Most of Pennsylvania’s largest cities have passed ordinances decriminalizing marijuana. And officially, penalties for possessing small amounts are like traffic tickets, with typical fines running from $25 to $500.
In 2019, marijuana arrests — which often result in an onerous criminal record — declined in the Keystone State. But they remain greater than they were in 2009, before any city in Pennsylvania decriminalized possession of marijuana.
About 21,789 people were arrested in 2019 and charged for possessing less than 30 grams (just over an ounce) of cannabis, according to preliminary data released by the Pennsylvania State Police. Last year’s total marks a nearly 11% decline from the record 24,305 set in 2018.
City councils in Philadelphia, Pittsburgh, Erie, Allentown, Harrisburg, York, Lancaster, and most recently Norristown have all officially decriminalized possession of a small amounts of marijuana.
“But we’re still arresting more people than we did 10 years ago,” said Lt. Gov. John Fetterman. “It’s lunacy.”
So why are there so many arrests?
“It’s because police in many of those cities don’t follow the decriminalization statutes,” said Patrick Nightingale, a cannabis law attorney and advocate in Pittsburgh. “The statutes are not binding on police or the District Attorney’s Offices. They’re voluntary. Police can still make arrests at their discretion.”
City ordinances can’t repeal state or federal law. So even if a municipality passes a decriminalization ordinance, state law still says possession is illegal and a person can be arrested. But “the Office of Attorney General does not arrest for a small amount of marijuana,” said a department spokesperson.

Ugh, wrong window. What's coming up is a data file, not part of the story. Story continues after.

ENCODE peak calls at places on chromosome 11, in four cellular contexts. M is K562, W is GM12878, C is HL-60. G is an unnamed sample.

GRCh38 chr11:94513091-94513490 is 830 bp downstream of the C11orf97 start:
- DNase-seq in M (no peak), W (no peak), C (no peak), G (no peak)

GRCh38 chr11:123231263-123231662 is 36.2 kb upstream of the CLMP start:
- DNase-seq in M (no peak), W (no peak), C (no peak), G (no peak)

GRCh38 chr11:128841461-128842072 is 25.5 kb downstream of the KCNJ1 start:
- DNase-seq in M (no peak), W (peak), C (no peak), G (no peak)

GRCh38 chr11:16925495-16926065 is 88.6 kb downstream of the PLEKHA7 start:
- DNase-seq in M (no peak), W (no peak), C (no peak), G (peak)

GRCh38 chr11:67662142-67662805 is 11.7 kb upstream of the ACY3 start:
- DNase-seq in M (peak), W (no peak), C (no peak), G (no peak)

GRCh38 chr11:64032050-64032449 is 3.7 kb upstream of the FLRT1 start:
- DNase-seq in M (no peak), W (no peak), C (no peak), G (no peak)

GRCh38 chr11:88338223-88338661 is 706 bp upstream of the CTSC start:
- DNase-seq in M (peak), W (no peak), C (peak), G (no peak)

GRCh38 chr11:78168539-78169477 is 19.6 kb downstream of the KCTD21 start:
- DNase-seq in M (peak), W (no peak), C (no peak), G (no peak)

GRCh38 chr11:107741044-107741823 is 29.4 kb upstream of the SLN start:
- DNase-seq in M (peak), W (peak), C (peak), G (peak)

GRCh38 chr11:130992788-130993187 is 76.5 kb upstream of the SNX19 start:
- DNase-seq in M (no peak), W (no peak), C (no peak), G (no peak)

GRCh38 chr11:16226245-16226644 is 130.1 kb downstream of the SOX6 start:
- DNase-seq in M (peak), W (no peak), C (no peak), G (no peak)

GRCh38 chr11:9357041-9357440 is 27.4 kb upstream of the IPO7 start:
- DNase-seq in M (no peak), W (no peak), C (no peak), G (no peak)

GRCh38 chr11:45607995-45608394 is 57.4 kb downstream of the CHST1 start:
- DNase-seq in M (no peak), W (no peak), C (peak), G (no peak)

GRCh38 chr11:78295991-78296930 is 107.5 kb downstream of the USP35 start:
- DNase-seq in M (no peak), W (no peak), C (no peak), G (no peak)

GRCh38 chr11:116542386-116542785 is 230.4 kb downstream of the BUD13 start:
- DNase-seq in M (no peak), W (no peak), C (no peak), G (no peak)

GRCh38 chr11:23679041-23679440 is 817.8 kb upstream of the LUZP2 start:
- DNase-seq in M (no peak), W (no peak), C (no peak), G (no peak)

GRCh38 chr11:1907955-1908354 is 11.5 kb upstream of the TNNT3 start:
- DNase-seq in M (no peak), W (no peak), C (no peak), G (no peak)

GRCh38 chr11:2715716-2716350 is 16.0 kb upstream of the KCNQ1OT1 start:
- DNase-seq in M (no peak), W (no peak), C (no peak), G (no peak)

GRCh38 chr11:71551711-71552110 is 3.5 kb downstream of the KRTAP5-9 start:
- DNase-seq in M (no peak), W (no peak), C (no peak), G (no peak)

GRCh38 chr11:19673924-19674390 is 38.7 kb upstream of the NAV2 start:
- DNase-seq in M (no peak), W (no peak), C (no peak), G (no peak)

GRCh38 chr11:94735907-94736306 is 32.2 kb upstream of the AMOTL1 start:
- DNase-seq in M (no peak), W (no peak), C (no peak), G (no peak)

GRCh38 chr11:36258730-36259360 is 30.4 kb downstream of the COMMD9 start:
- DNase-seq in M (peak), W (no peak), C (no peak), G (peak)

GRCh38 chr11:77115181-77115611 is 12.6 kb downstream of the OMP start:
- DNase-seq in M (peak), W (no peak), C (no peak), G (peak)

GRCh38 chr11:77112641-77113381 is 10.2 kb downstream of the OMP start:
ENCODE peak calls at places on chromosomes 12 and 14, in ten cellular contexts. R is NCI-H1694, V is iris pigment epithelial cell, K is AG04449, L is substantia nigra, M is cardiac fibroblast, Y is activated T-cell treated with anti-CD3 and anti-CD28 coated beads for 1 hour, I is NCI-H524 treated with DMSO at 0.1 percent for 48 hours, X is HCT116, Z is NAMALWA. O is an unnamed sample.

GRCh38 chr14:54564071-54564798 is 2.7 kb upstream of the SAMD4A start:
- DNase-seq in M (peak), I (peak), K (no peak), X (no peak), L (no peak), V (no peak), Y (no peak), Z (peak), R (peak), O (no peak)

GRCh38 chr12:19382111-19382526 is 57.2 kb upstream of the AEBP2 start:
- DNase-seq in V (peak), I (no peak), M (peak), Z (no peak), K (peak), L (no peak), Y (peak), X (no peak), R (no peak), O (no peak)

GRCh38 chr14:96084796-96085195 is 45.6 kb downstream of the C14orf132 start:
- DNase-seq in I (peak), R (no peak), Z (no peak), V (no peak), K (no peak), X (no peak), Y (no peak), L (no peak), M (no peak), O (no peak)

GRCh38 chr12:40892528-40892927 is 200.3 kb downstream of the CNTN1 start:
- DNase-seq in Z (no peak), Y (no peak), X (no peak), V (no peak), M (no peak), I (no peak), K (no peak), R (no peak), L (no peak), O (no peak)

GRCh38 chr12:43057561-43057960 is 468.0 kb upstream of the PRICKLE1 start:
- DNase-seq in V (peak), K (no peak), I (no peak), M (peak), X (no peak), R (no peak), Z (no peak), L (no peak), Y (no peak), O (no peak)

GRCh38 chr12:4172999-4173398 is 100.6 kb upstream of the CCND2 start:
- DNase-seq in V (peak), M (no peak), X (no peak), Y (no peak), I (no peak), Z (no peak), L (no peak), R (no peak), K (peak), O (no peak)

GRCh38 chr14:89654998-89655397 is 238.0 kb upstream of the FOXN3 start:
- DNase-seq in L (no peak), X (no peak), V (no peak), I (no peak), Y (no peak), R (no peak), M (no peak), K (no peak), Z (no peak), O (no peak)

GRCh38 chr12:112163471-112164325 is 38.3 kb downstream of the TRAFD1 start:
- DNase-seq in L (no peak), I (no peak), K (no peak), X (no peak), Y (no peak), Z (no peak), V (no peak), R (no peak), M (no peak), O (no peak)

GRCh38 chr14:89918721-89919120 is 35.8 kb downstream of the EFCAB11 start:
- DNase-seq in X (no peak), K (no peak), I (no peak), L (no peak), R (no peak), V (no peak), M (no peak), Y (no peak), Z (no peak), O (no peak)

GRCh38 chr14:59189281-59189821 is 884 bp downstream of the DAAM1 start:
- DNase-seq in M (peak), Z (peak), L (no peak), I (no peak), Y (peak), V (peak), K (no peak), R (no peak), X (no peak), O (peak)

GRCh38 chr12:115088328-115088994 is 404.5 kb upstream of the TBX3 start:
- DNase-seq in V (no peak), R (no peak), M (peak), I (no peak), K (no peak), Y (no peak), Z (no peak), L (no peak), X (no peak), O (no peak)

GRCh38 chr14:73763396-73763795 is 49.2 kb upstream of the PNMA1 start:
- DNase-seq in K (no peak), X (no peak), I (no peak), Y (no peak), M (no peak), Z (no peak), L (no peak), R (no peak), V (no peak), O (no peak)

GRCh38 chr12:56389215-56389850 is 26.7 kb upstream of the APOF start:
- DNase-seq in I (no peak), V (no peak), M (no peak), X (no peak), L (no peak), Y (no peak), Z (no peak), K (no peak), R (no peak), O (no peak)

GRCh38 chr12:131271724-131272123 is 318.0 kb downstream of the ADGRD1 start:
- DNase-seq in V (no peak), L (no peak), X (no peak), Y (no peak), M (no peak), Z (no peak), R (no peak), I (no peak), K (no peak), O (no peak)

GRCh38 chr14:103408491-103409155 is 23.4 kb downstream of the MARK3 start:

Marijuana remains illegal under federal law, too. But the feds rarely, if ever, prosecute for possession of small amounts.
Another reason numbers remain high: Police may be muddying the data.
As The Inquirer previously reported, suburban law enforcement agencies routinely report more arrests to the FBI than actual court cases. In participating in the FBI’s Uniform Crime Reporting program, the four counties in the Philadelphia suburbs reported that they arrested 5,400 people in 2017 for having pot. Yet the court records showed only 3,200 defendants faced criminal cases.
» READ MORE: Suburban police overstate marijuana arrests to FBI
Many police departments report an “arrest” any time officers stop someone and seize marijuana, even if no charges are filed or the person is not taken into custody. Contacted for a comment, the Pennsylvania District Attorneys Association referred the question to the Pennsylvania Chiefs of Police Association, which did not reply to multiple requests for comment.
“We did an in-depth study,” said Chief Pat Malloy of the Abington Police Department, where the number of reported arrests fell in 2018. “We found we were recording citations as arrests. That, for the most part, explains why our numbers looked so high.”
Nevertheless, a regional organizer for NORML, the National Organization for the Reform of Marijuana Laws, called the decline in 2019′s total arrests “a profound shift.”
“Previously, there were steady annual increases in arrests for cannabis possession, while other drug arrests had plateaued,” said Chris Goldstein of NORML. “Now, for the first time in a decade, there is a clear downward trend in arresting marijuana consumers."